“It was the dream come true, right?”
Deah Shaddy Barakat, born and bred in North Carolina, 23 years old, had just been accepted into dental school. He had also just gotten married, to Yusor Mohammad Abu-Salha, who was only 21. They had kicked off their honeymoon by going to a Los Angeles Lakers game — Deah loved basketball, was “extremely obsessed” with it, particularly Stephen Curry. They had moved in together in an apartment in Chapel Hill, and their lives had barely even begun. “They hadn’t even gotten their wedding photos back,” said Dr. Suzanne Barakat, Deah’s older sister, in conversation on Saturday with Katy Tur at the ninth annual Women of the World Summit.
On February 10, 2015, a neighbor knocked on their apartment in Finley Forest Condominiums. He had harassed them before, Barakat explained, and suggested they weren’t welcome in the building. Deah answered the door. The neighbor, a man named Craig Stephen Hicks, then pulled out a gun and started to fire.
“Let me preface this by saying that I have PTSD,” Barakat told Tur slowly. “It is traumatizing and re-triggering every single time I ever have to share this. But I think it is important to do so. Because it is the reality, and oftentimes we want to do away the sad, horrific facts of what happened.”
Hicks shot Deah. Then he shot Yusor in the hip, immobilizing her, before shooting her through the back of the head, execution-style. He also shot Yusor’s sister, Razan Mohammad Abu-Salha, who was 19 years old. On his way out of the apartment, he shot Deah several more times — eight in total — including in the mouth.
Dr. Barakat was on call in San Francisco General Hospital when she began to receive “a barrage of texts messages” from friends sending condolences, Barakat recalled. It wasn’t until she sat down and Googled “Chapel Hill shooting” that she realized what was happening. “One article pops up: ‘Three people shot in the back of the head and confirmed dead on the scene.’” She flailed out of her chair onto the hospital floor. “But it took hours, actually, not until I was at the kiosk desk in the airport, that they confirmed the identities.” Her brother, sister-in-law and her sister-in-law’s sister were killed in cold blood.
Reading the autopsy reports of three close family members is incredibly difficult, Barakat said, but the difficulty made her determined to speak out and “reclaim the narrative” — particularly after police began suggesting that the triple murder may have been related to a parking dispute.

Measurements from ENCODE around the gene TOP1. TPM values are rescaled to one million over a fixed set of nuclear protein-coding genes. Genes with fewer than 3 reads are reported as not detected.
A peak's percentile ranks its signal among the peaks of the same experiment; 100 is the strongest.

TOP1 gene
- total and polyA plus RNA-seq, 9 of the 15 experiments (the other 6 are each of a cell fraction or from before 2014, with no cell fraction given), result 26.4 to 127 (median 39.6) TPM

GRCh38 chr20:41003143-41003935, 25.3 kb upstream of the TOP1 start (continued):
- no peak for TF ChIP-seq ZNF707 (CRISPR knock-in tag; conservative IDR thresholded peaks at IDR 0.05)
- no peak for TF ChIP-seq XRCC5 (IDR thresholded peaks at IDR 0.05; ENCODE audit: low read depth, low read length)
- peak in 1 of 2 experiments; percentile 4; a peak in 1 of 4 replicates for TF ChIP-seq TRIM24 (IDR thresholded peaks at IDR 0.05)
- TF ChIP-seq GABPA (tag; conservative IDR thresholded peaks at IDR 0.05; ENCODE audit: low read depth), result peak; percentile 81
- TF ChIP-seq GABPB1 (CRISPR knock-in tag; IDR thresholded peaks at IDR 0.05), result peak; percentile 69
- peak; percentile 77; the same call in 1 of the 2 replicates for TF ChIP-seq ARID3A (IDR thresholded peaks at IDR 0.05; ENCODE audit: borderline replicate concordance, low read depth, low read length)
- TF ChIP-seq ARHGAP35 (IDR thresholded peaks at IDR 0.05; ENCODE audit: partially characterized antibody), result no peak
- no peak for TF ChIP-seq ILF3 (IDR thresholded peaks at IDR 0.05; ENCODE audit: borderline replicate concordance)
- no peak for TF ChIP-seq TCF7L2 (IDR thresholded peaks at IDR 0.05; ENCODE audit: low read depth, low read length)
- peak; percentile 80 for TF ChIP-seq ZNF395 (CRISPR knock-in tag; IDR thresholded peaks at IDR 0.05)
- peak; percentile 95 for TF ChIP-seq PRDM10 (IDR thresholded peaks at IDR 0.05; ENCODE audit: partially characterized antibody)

“In the aftermath, you did a number of television interviews,” Tur said. “You got out there, despite how painful and awful that experience was. You wanted to make sure people knew that this was a hate crime, and that you were not an ‘Other,’ as you were afraid of being labeled. Talk to me about the expectations that people have.”
Barakat soon turned the query back on Tur: “Why do you think that this story resonated so much, and why am I still here talking about this story?”
“I think it resonates because of what you just heard from the crowd — that gasp,” Tur replied, “talking about how they were killed. And this feeling that nobody deserves that. We’re living — especially in this moment, I think you agree — in a very heighted time. People are scared. There’s a real feel of division in this country.” That division is being exaggerated and used for political advantage, Tur said.
Barakat turned to the audience. “What is the one context we’re used to seeing Muslims on television?” she asked. “It’s in the context of terrorism and national security. And I can tell you, as an American Muslim, that I’ve been fed up with that narrative. After applause, she added, “The reason this story resonated so much with American Muslim community is that for once it was a story representing the ordinary American Muslim” — meaning “professional, college-educated, community service-orientated, loving, kind.”
This was a version that was absent from the popular narrative, so Barakat stepped up to make sure it was heard.
Inevitably, the conversation soon turned to Trump’s “total and complete” ban on Muslims entering the United States, which was first floated in December 2015 while Trump still a presidential candidate.
“What’s different today?” Tur asked.
Things are unfortunately worse, Barakat suggested: hate groups have surged in number across the country, as have hate crimes. Following Trump’s election, Barakat experienced discrimination firsthand: one woman refused to let her touch her baby in the hospital; in the wake of the deadly mass shooting in San Bernardino in December 2015, another suggested that Barakat’s people were responsible for killing people in Los Angeles.
When you can dehumanize people, you can justify violence against them, Barakat patiently explained. “We can all agree that bigotry is unacceptable. But when we see it, we’re silent, because it makes us uncomfortable. The onus is on all of us to stand up for one another. This isn’t just a Muslim-specific issue. This is a human issue.”
Additional reporting by Gina Kim.